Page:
If you’re like a lot of Americans who went on a diet in the new year, you may frustrated with your results. Despite your effort, you barely lost a pound or two, but you quickly gained it back.

Well it turns out you may have a couple of things working against you. Two recent studies have revealed how our body works against us when it comes to losing weight.

Late Night Eating

If you have a problem fighting off late night eating binges, a recent study finds satiety hormones may be lower during evening hours, with hunger hormones rising toward nightfall. Overweight binge eaters may be particularly susceptible to the influence of fluctuations in these appetite-regulating hormones, the researchers found.

“There’s more opportunity to eat in the evening, but this study is showing that hormonal responses are setting them up to do this,” said Susan Carnell, in a New York Times article. Carnell is an assistant professor of psychiatry and behavioral sciences at Johns Hopkins University School of Medicine and first author of the study.

It’s not clear whether these hormonal patterns precede and cause the binge eating behaviors or are they conditioned by an individual’s eating habits, Dr. Carnell said. But either way, “you can get stuck in the cycle.” a first author of the study along

The study is an important reminder that myriad factors contribute to weight gain, and that shaming and blaming people for their weight problems is inappropriate, said Kelly Costello Allison, director of the Center for Weight and Eating Disorders at the University of Pennsylvania, who was not involved in either study.

The new findings were published in the International Journal of Obesity in December, and build on a previous study that said hunger peaks in the evening and that appetite is lowest in the morning. That research helped explain why so many people skip breakfast, even as evidence mounts that consuming most of one’s calories at the beginning of the day is optimal for weight control and a healthy metabolism.

Solutions? She suggested that people who know they tend to overeat in the evening and at night make sure to set aside time to eat properly during the day and adopt an “eating curfew,” a set time in the evening when they stop eating for the day.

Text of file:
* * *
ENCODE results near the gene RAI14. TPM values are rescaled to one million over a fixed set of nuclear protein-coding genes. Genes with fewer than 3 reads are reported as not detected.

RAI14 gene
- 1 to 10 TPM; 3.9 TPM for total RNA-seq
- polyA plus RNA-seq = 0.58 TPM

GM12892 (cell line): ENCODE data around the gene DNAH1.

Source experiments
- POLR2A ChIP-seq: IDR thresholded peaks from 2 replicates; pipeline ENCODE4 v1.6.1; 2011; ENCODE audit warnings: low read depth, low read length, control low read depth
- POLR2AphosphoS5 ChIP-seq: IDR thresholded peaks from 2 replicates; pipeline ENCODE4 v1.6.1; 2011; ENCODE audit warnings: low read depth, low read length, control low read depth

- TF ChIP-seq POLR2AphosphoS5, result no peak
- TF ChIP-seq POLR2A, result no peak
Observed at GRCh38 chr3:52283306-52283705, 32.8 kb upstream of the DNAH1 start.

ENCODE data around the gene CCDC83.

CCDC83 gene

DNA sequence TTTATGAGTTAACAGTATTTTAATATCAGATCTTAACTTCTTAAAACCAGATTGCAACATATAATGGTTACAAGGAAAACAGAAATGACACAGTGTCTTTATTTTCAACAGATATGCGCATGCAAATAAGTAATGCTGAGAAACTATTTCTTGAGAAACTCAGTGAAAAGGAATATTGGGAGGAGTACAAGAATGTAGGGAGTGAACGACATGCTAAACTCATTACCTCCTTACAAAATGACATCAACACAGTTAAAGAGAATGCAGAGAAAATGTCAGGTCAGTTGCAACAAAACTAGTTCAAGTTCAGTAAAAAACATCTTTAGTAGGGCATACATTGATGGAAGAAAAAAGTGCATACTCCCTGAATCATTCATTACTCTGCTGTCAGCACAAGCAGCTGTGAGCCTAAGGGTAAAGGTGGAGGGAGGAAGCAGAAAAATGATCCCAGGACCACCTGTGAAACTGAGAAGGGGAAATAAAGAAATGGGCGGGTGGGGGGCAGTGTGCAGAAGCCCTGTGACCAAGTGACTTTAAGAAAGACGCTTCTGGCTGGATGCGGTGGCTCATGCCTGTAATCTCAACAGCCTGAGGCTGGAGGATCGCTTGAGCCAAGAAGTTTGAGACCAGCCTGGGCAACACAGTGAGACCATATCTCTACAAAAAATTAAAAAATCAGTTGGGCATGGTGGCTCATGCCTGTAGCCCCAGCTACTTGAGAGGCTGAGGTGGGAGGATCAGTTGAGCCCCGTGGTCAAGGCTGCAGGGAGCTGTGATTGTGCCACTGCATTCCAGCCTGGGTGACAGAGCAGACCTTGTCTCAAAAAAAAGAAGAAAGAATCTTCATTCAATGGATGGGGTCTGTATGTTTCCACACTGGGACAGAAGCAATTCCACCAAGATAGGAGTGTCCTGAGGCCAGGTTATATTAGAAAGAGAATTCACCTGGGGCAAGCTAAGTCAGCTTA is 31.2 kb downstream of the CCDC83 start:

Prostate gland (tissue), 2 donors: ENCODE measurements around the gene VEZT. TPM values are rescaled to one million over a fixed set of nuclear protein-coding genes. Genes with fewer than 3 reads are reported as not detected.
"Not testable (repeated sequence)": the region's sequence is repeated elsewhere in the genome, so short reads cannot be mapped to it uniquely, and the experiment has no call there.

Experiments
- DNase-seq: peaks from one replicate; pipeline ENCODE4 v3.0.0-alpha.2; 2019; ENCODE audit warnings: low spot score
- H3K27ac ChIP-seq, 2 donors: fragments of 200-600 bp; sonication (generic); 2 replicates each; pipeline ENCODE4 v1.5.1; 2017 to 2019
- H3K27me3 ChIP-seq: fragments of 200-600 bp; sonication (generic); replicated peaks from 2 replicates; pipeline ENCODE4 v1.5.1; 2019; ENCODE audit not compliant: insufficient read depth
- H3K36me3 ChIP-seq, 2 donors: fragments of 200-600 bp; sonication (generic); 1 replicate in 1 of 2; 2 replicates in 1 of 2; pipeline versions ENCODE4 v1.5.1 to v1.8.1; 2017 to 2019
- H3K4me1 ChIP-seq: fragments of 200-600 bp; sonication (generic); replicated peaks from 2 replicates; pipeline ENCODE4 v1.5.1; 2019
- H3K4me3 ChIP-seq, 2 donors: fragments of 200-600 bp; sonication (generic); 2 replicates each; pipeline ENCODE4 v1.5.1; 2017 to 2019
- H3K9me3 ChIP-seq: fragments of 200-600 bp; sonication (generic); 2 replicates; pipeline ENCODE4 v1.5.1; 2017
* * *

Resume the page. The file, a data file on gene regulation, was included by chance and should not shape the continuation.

She and other experts note that hormone levels are responsive to eating patterns and can potentially be reconditioned if people change their eating behaviors. But even if that’s true, “they face a higher hurdle, because they have to change their eating habits first, and wait for their hunger hormones to catch up,” said Carnell.

Overloaded Fat Tissue

Researchers from the University of Exeter in the United Kingdom have found that the fat cells of overweight people become distressed, inflamed and scarred. Meaning they don’t respond and work in the same way as healthy fat cells, so people who are already overweight or obese may struggle to lose weight no matter how much they diet.

The report says fat cells can cease to cope as they increase in size and become suffocated of oxygen. As fat cells become destressed and struggle for oxygen, inflammation is triggered in the cells, which scar the fat. Dr Katarina Kos, the University of Exeter Medical School, found fat tissue is also stiffer and more rigid, and increased levels of scarring can make it harder to lose weight.

Luckily though, the team believe they have made a breakthrough which could put a stop to the process and help obese people with their weight loss journey.

Published in the journal Metabolism, the academics say they discovered a molecule called Lysyl oxidase (LOX), which was more prevalent in people who were obese with scarred fat.

As a result, they believe that developing a drug to prevent this molecule from developing could be the answer.

However, until said drug is developed Kos insists that overweight or obese people should continue to try and control their intake of surplus calories and burn them off when possible.

“Something as simple as going for a walk after meals could help to burn off calories without overburdening the fat tissue and which may prevent it from scarring,” added Kos.

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